Another Paean To the Washington Hockey Boom

During Friday night’s Washington Capitals Southeast Division showdown against the Carolina Hurricanes, the young, raucous crowd was polled twice for trivia questions. The first question went as follows:

  • Which of the following players has a hat trick against the Hurricanes
  1. Robert Lang
  2. Calle Johansson
  3. Alex Ovechkin

90% of the crowd voted for Alexander the Great, and they were incorrect, as the right answer was Robert Lang. The next question and response was slightly more troubling:

  • Which of the following players scored his first NHL goal vs. Carolina
  1. Jeff Schultz
  2. Eric Fehr
  3. Jason Arnott

37% (the slight majority) of the fans voted Arnott. Now, Jason Arnott played his first NHL game and scored his first NHL goal in 1993, when the Carolina Hurricanes were still in Hartford.

What’s the point I’m trying to make here? I’m not really sure of it, but I think it’s that Capitals fans of the older days (B.8.) and hardcore NHL fans should learn to be okay with the fact that the Capitals bandwagon exists. I’ve seen many criticisms throughout social media and the blogosphere mocking the fanbase (even from their own fellow fans) for hopping on just because of Ovechkin and the team’s (regular season) winning ways. However, the Capitals are building traditions in a way that cultivates that fervor in the right way: creating obsessed, fairly knowledgeable hockey fans, just like anyone who reads this blog.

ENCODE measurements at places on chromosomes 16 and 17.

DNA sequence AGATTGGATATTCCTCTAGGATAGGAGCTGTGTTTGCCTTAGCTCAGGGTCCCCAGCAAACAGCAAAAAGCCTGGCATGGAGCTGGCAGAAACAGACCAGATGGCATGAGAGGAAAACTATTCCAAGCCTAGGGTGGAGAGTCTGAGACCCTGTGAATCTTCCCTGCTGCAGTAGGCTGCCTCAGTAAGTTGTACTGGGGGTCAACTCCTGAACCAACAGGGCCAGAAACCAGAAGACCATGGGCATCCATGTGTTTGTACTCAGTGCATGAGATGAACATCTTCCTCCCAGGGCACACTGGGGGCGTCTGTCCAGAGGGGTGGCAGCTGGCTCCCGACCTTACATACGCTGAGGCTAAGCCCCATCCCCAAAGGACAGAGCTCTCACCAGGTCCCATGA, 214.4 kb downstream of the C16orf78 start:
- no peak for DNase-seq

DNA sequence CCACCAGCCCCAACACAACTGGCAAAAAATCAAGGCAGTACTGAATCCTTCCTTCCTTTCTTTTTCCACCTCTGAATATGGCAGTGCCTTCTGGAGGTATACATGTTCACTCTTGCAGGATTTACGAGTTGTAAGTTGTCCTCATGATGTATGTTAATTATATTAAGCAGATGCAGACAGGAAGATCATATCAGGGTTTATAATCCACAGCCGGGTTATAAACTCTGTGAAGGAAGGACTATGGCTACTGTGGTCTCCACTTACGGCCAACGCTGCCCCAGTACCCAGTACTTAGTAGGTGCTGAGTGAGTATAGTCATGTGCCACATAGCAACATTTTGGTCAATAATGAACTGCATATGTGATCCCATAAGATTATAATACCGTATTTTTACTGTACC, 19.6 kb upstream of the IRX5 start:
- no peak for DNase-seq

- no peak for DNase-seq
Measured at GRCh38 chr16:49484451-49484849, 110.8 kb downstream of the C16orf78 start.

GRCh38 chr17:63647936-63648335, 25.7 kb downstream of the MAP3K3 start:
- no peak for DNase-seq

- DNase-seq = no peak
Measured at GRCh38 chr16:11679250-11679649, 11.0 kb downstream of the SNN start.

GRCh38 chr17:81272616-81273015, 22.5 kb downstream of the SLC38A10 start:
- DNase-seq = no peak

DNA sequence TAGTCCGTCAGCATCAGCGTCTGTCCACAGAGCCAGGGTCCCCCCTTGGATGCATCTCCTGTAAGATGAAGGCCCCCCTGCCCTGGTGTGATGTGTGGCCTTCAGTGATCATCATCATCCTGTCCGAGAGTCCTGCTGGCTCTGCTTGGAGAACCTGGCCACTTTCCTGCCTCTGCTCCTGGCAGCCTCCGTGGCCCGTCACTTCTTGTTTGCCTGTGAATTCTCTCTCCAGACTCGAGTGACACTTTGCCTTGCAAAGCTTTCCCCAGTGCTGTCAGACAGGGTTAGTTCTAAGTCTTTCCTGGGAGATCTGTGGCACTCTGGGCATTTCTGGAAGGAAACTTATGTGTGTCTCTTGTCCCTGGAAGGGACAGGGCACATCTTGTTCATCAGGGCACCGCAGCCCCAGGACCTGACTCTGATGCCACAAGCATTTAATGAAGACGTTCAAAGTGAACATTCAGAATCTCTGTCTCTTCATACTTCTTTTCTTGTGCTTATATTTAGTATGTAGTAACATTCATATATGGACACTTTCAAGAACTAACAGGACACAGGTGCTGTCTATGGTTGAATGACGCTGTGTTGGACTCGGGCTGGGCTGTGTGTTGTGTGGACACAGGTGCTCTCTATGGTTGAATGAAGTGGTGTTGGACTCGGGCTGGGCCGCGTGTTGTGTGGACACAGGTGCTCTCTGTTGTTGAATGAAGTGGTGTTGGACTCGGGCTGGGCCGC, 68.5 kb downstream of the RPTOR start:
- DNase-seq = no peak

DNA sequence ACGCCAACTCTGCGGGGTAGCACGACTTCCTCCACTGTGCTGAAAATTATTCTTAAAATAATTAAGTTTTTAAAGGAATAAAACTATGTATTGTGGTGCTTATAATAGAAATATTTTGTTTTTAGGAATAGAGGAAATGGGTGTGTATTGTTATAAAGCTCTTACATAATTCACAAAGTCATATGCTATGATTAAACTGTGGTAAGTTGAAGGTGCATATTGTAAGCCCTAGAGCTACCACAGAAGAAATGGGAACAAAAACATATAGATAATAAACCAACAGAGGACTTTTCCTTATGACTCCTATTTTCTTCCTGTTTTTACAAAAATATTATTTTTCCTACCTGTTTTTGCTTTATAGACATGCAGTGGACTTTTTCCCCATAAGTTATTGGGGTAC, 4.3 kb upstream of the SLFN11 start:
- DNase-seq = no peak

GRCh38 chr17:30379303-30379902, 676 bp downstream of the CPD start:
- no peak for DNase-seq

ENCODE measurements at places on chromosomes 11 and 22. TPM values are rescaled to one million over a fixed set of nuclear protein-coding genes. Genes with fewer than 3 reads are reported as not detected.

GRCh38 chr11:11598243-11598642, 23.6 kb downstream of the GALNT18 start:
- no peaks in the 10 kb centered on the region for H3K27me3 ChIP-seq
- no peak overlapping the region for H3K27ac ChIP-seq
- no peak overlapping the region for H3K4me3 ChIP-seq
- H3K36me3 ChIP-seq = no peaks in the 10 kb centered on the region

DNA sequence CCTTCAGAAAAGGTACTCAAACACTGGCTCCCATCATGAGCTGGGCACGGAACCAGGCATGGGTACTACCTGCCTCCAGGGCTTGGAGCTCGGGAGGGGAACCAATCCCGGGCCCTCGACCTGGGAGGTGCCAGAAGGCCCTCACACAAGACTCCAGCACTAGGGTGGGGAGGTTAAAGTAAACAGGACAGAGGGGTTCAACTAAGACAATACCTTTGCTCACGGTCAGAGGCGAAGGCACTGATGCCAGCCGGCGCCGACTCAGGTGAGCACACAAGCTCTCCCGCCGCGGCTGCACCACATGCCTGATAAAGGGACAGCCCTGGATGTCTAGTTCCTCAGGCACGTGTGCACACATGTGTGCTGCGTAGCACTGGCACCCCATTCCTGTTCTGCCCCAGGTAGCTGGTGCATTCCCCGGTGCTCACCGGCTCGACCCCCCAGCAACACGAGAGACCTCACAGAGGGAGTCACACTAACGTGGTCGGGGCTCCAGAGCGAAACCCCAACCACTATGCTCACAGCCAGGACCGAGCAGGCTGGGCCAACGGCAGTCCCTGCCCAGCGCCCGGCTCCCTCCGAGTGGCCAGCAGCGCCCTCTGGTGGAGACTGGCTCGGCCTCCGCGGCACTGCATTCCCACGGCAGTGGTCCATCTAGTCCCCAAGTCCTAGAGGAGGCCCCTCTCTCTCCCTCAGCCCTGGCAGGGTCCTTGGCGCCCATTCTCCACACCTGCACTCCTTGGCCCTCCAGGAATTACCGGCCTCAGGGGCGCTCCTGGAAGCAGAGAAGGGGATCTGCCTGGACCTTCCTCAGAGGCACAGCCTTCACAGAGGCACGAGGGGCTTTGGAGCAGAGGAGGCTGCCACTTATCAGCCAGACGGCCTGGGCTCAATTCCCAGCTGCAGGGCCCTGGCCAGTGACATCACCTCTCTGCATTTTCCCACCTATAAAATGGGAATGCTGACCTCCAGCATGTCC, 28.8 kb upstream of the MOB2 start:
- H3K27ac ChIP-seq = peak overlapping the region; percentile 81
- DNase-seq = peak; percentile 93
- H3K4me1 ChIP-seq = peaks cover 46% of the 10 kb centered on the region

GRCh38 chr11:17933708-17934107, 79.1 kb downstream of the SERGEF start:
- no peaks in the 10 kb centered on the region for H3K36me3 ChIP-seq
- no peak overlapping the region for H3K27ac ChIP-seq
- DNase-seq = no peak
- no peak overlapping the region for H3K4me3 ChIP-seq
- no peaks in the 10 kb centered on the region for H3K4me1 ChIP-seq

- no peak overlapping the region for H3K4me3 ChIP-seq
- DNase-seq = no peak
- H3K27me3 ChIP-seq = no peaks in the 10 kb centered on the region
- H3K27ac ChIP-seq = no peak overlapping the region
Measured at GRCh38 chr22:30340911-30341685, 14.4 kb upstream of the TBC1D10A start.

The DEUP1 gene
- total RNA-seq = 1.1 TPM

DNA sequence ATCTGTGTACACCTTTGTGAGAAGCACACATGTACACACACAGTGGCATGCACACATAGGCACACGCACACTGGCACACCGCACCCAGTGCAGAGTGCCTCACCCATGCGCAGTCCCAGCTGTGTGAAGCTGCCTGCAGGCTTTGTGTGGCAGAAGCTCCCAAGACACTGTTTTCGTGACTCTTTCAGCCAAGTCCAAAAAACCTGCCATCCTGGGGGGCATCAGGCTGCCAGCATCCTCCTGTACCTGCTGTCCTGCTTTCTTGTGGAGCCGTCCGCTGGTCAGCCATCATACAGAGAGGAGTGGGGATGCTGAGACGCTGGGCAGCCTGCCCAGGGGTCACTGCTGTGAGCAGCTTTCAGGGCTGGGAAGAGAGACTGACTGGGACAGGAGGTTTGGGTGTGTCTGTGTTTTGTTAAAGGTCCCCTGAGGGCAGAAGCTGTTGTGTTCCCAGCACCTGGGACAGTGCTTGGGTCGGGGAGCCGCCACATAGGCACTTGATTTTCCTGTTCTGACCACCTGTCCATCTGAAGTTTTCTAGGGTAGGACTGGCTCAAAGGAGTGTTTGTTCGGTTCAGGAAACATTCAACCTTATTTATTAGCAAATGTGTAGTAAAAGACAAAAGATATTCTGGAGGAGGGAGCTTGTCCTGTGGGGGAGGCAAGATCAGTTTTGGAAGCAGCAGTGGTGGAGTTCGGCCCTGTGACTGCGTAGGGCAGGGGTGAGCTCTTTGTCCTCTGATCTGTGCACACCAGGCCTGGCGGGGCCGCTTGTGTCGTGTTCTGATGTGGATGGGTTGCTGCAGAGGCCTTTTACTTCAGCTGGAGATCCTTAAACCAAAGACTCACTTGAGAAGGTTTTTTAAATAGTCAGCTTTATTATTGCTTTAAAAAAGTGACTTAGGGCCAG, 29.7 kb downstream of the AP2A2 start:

Here’s the thing: this team is a hit with the younger set of the Washington/Maryland area in a big way, and it shows in the atmosphere: it is very much that of an ACC or Big East college basketball game, a lot of crowd encouragement, a segment where Tom Green phones in his “UNLEASH THE FURY” line from Road Trip, characters like “The Horn Guy”, a miniature mascot and tons of other stuff to keep their attention. Knock it all you want, but it works: other than as a lacrosse/soccer player, I’d never known my cousin for a sports guy. He knew more about the Caps than I did, and I was headed for an NHL press box. Most of the fans I talked to that night were that way: maybe not 100% on the NHL history quiz, but they know the team backwards and forwards.

Fact is, this is all a good thing for the NHL. Do you think baseball fans really care that every Yankee fan can’t go toe-to-toe on Ruth and DiMaggio and Mantle? Maybe a few do, but they’re wasting their time, because the Yankees and their fanbase are great for baseball, in some cases providing the revenue to (supposedly) keep some teams competing. I’m not saying the Capitals are like the Yankees, but the fanbase reminded me of a little bit of that.

This might be painful to hear for the elder statesmen Caps fan, but honestly, what is their really worth remembering all that much from the pre-Ovie days? A failed Stanley Cup trip in 1998, Rod Langway, Petr Bondra, the abortion of Jagr and … a whole lot of blah. Ted Leonsis brought superstars, and ones with personality to boot to this city, and the people came in droves (Sunday was the team’s 97th consecutive sellout) something that hadn’t worked before in Washington. They have an entire area that won’t follow the teams of their parents, who may have migrated from other places or just didn’t care about the Caps. They’re building their own traditions, and if more teams with success would find a way to sell their fans on the current team, more hockey teams might be thriving the way Washington is. Call it a call to hockey teams to live for the now.

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About stevelepore
Steve Lepore is the Managing Editor of Puck the Media. His work has been featured in The Hockey News. Feel free to contact him at stevemlepore@gmail.com

11 Responses to Another Paean To the Washington Hockey Boom